-- It seemed like two years ago I was listening to Jerry Stackhouse’s NBA radio program on Sirius, and it was pretty good. Stack didn’t pull punches, like when he became an NBA hero for decking Christian Laettner on a Pistons road trip. But one of the more remarkable stories of the season has been Stackhouse’s resurrection with the Nets at 38, pushing out MarShon Brooks, at least for now. He’s averaging 7.3 points, but has scored in double figures his last there averaging 14 points and nine of 15 on threes, including nine of 12 threes in wins over the Knicks and Celtics. But Stack has a secret. It’s Taaj Jaharah, an innovative New York trainer and therapist whose work on agility and flexibility basically throughout his career helped Kareem Abdul-Jabbar play until he was 42 and at a high level. “I have worked with him (Stackhouse) since his rookie year in Philly,” Jaharah said in an email. “He has been fastidious in his desire to continue to retrain and to maintain his ease of movement, a truly dedicated athlete. They don't last 18 years in the league without that.” It’s a great lesson for young kids. Players like Abdul-Jabbar and Stackhouse realized when they were kids that training their bodies for that sort of flexibility would extend their career. They probably never realized how long. And this at a time whether to just keep busy more players than ever seem to want to continue their careers. There are eight players at least 38 with the return of Stackhouse, Rasheed Wallace and Derek Fisher and Grant Hill and Kurt Thomas over 40.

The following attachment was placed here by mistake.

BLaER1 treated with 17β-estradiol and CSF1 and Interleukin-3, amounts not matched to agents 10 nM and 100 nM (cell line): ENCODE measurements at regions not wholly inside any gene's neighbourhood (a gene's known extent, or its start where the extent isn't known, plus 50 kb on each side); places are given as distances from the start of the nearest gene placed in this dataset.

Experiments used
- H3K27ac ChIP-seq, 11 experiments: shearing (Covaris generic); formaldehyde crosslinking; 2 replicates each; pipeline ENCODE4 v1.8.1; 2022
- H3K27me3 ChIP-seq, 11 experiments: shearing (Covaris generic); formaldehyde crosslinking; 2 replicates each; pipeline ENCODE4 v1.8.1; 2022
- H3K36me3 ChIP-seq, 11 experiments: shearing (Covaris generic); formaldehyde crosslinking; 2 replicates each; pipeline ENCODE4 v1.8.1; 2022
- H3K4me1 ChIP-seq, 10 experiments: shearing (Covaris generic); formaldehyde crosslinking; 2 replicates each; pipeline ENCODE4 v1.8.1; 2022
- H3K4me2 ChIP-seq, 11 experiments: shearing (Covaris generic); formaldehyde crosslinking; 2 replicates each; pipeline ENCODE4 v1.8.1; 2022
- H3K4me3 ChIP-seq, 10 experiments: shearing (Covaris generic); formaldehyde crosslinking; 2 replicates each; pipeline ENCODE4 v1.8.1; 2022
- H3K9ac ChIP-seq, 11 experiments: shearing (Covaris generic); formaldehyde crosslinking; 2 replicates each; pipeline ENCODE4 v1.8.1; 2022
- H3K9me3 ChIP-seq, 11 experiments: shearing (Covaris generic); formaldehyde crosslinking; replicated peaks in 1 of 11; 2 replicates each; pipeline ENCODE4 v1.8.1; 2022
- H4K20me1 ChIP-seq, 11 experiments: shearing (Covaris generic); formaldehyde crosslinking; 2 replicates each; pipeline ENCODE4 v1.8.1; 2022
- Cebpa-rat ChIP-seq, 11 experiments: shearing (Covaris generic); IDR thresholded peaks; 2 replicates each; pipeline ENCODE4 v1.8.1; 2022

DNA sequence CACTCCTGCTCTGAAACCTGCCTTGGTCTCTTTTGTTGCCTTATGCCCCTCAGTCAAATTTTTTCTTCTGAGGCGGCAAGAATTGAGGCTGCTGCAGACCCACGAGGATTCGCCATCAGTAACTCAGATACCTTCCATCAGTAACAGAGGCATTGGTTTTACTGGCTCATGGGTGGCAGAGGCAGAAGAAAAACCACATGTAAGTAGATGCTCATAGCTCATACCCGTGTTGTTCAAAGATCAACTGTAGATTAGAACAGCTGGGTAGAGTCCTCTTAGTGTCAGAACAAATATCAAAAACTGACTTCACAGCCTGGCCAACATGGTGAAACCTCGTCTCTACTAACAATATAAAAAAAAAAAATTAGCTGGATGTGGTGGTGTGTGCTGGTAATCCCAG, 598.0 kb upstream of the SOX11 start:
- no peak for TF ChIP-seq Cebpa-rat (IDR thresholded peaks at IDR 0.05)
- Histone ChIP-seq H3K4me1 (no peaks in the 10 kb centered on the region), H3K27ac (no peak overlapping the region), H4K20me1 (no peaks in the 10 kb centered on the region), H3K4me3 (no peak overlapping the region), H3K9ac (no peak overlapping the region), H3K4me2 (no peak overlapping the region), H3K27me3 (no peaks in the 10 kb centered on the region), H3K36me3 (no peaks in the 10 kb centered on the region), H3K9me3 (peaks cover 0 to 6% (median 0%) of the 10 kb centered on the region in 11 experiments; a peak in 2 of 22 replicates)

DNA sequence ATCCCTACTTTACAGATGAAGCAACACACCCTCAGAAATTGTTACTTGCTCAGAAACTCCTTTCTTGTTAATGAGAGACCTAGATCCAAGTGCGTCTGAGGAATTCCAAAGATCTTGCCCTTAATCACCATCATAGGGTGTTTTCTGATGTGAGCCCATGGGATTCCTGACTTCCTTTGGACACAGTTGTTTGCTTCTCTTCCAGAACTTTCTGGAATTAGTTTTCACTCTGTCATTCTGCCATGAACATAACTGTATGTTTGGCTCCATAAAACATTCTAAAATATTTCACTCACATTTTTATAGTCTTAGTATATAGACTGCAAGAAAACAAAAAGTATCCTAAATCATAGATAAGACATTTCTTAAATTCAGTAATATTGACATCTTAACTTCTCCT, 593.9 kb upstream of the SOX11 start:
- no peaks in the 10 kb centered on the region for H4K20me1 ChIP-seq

NBA news and notes